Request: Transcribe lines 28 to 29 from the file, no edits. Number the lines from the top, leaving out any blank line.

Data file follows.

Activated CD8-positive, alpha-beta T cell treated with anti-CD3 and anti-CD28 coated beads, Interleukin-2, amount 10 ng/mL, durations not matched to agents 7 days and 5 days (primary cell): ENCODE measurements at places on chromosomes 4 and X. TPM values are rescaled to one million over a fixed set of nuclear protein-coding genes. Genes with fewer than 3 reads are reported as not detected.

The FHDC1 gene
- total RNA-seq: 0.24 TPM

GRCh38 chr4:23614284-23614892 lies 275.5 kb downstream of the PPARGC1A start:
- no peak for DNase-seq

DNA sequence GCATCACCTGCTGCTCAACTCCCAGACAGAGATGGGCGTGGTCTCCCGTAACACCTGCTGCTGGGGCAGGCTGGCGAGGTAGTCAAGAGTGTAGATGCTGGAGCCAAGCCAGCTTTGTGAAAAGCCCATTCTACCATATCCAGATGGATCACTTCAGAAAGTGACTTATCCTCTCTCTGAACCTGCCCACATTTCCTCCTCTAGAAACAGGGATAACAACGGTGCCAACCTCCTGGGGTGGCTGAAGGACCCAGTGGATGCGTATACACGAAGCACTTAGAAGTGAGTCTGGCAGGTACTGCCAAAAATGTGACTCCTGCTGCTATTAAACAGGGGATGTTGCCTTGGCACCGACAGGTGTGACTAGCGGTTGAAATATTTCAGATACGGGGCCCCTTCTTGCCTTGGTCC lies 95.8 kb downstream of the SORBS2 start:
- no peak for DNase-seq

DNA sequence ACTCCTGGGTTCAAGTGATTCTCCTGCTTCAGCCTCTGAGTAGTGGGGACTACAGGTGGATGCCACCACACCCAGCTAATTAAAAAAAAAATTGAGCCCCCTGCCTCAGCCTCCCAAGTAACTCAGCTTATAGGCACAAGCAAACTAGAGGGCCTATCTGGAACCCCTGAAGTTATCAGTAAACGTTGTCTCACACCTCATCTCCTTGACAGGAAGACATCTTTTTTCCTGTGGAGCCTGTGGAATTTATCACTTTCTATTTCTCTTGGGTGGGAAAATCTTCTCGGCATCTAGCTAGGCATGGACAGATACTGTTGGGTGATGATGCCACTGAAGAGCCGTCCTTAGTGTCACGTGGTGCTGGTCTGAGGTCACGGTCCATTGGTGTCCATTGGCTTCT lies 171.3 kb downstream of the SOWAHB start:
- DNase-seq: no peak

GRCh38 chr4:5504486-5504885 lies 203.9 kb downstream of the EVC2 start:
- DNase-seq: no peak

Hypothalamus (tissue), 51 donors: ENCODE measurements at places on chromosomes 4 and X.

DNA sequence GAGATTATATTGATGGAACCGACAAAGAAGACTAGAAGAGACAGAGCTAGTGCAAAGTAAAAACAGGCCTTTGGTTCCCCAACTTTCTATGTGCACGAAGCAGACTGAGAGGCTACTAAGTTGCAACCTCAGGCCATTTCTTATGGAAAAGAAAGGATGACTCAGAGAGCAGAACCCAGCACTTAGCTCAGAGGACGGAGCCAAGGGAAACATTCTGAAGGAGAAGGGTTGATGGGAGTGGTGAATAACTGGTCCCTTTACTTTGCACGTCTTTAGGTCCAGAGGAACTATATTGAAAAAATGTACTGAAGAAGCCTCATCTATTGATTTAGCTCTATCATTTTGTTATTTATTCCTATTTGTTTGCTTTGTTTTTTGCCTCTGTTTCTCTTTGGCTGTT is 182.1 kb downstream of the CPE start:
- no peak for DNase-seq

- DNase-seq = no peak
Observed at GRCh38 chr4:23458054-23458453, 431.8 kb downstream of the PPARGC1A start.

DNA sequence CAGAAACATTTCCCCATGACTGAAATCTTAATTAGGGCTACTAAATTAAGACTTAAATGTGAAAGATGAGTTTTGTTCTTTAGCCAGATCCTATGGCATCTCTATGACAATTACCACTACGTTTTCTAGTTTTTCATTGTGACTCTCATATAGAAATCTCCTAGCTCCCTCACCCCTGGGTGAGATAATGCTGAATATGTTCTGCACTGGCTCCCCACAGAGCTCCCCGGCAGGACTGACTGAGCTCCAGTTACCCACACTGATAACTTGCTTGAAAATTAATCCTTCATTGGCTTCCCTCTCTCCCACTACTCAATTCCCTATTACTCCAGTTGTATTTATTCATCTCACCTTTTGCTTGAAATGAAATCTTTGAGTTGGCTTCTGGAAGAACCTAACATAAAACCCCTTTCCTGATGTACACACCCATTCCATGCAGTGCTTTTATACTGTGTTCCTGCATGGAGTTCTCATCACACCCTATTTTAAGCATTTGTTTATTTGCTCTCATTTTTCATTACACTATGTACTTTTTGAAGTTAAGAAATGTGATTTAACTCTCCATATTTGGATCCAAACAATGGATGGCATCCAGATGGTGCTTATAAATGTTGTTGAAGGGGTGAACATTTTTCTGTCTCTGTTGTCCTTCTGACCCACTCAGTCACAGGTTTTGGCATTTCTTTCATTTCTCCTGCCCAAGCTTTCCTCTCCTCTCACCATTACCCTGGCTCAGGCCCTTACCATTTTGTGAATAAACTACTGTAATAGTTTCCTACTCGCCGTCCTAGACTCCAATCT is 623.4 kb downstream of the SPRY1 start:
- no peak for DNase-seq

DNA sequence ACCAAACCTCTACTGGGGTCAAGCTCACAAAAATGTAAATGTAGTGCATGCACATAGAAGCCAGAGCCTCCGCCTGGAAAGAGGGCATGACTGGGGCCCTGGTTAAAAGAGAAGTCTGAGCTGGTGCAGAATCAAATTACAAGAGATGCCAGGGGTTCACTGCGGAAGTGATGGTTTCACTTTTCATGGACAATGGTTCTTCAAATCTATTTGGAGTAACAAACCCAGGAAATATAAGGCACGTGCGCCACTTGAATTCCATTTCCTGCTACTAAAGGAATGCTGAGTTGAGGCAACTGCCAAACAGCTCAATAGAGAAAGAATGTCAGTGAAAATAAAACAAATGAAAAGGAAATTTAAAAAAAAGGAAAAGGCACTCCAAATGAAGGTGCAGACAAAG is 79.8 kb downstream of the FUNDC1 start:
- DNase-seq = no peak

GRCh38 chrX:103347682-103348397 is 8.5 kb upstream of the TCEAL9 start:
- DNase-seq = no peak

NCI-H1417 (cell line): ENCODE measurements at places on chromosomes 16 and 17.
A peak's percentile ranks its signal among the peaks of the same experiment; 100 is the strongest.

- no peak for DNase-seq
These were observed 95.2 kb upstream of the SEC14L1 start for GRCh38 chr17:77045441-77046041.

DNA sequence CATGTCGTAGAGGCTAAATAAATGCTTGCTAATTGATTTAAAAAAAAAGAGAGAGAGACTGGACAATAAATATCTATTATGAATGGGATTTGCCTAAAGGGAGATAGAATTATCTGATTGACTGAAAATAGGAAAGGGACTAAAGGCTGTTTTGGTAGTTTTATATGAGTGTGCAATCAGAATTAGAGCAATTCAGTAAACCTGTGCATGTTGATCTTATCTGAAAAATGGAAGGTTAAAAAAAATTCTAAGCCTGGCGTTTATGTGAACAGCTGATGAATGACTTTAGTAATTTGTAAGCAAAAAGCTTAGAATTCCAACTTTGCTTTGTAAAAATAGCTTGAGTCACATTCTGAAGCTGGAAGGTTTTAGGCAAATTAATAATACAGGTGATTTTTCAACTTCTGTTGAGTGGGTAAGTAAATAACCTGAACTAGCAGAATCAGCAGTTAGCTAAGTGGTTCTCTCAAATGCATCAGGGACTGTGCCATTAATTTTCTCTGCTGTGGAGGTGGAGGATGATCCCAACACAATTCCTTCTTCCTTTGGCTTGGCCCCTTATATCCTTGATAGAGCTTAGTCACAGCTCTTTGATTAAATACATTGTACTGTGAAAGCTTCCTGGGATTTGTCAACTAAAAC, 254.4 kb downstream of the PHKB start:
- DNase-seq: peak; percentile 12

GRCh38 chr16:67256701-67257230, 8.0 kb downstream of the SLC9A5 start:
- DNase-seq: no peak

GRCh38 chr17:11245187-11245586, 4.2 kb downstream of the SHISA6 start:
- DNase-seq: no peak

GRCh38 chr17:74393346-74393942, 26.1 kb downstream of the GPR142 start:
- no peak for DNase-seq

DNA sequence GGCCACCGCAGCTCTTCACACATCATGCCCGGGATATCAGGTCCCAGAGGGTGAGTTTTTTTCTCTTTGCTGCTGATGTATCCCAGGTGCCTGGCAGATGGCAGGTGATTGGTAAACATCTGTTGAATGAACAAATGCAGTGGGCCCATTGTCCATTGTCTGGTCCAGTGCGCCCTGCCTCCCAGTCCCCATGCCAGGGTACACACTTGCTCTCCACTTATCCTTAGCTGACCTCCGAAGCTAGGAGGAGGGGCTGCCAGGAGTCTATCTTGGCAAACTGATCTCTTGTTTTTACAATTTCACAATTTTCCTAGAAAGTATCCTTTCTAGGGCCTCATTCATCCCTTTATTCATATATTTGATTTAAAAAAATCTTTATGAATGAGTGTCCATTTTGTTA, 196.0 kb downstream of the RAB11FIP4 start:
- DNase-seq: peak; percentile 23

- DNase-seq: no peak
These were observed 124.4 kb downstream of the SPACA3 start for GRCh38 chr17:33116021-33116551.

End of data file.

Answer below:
- DNase-seq: peak; percentile 12

GRCh38 chr16:67256701-67257230, 8.0 kb downstream of the SLC9A5 start: